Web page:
Technical and regulatory development in the United Kingdom

Even in England the development of explosion-proof devices proceeded in the same years, we must not think that the various nations proceeded in watertight compartments, there was an exchange of material, equipment, ideas.

The British Standards Institution released the regulations on explosion-proof devices in 1929 (BS 229-1929) and in the same years the universities, primarily Sheffield University, began the work of drafting the compliance reports. In the interval between 1922 and 1931, 285 reports were issued.

Since the beginning of the twentieth century, in addition to protection by means of explosion-proof enclosures, the idea had spread that it was possible to build electrical devices that were safe from the risk of ignition of the explosion by limiting the electrical energy, obtained mainly by operating at very low voltage (12V). The concept was applicable only to devices that had limited power, such as sounders or transmitters. The catastrophe that occurred in the Senghenydd coal mine, due to the spark caused by a bell considered safe, prompted to investigate this type of trigger in depth and how to inhibit it.

This led to the development of what would later be called intrinsic safety, which took shape in the British standard BS 1259:1945 (revised later in 1958). The latter was a rather sparse standard, which in a document about eleven pages long placed the emphasis on electromechanical components such as relays and solenoids. After all, semiconductors and the great development of electronics would only come in the following years.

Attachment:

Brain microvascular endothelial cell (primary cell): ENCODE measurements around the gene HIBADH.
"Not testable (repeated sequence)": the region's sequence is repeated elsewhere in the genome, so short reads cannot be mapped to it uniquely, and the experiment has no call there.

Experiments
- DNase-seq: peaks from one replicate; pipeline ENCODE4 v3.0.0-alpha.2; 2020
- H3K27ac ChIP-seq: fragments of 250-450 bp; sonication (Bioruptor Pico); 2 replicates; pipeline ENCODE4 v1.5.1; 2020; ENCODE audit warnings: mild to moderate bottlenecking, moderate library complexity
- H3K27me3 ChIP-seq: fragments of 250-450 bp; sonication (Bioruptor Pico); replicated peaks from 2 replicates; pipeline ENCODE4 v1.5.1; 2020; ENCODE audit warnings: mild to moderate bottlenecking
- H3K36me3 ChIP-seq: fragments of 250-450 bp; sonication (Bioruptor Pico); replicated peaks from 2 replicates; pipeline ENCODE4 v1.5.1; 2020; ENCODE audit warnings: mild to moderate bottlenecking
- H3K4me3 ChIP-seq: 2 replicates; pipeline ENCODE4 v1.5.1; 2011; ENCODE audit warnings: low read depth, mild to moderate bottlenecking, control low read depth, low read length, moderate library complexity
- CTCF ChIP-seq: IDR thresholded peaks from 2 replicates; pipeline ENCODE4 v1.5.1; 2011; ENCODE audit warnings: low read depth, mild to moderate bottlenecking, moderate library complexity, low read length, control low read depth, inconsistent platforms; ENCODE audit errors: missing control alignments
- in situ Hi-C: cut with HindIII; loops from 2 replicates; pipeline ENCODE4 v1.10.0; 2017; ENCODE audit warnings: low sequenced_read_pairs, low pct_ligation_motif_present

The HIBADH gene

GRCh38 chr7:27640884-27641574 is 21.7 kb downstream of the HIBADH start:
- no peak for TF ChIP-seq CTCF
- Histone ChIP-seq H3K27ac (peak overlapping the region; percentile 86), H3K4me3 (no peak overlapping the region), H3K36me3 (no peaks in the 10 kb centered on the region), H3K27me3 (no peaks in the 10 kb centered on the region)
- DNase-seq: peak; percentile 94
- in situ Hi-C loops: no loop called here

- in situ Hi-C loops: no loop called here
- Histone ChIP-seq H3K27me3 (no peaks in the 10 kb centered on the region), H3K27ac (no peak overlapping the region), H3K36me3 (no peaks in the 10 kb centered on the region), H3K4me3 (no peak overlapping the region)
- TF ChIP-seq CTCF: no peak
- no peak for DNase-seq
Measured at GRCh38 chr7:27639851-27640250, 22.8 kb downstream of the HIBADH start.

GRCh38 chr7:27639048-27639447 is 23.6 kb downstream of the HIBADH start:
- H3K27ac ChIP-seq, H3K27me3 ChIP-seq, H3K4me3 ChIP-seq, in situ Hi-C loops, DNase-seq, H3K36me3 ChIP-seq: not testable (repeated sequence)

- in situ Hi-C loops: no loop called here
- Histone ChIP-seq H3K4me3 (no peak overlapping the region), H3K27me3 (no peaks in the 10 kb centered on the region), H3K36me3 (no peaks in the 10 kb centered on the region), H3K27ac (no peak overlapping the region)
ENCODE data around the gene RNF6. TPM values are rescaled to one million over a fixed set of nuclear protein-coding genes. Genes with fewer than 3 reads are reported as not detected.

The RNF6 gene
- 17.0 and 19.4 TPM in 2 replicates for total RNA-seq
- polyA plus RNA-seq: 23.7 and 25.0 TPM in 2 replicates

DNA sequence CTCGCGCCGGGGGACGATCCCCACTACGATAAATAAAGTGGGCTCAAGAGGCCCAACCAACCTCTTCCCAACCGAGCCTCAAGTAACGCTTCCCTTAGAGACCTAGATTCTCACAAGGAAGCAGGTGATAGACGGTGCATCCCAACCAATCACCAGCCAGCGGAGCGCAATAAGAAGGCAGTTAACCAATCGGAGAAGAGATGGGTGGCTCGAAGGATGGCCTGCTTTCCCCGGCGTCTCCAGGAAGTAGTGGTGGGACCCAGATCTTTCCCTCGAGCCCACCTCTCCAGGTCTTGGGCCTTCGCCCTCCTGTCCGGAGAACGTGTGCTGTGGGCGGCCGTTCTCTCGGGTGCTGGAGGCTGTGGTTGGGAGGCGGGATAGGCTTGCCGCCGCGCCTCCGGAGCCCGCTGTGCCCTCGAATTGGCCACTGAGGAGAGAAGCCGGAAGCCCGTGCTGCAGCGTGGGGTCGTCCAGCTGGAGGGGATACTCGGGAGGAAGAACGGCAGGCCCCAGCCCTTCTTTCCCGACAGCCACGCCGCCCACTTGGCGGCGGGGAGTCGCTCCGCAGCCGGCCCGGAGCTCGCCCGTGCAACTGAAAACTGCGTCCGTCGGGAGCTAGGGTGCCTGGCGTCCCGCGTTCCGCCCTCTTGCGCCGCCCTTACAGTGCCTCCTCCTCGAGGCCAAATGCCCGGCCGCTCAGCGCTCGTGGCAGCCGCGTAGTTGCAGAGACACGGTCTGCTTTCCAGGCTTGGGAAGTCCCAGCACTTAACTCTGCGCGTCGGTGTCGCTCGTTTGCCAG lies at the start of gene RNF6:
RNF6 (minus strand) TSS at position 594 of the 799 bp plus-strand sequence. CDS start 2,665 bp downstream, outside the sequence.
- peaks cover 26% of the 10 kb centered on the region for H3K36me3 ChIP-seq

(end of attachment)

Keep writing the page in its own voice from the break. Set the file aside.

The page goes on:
Conclusions

Today we define the methods of protection as techniques that are made available to us by harmonized standards, to satisfy the Essential Health and Safety Requirements.From this brief examination it appears clear how the first decades of the twentieth century proved to be fundamental for the development of the techniques underlying the current methods of protection. 

Notes and bibliographic references 

[1] BerggewerkschaftlicheVersuchsstrecke at Dormunt 

[2] VDE 0170 " Leitsätzefür die Ausführung von Schlagwetterschutzvorrichtungen and elektrischenMaschinen, Transformatoren und Apparaten" 1912. 

[3] VDE 0165 “Leitsätzefür die errichtungelektrischer Anlagen in explosionsgefährdetenbetriebsstätten und lagerräumen" 1935. 

[4] VDE 0170/0171 "Vorschriften für schlagwetter - und explosionsgeschützteelektrischeBetriebsmittel " 1943.

Publication date: 2022-04-26

Topic: Additional information | Green Energy | Traditional Energy | Food | Shipbuilding | Mining | Pharmaceutical Chemist | Oil & Gas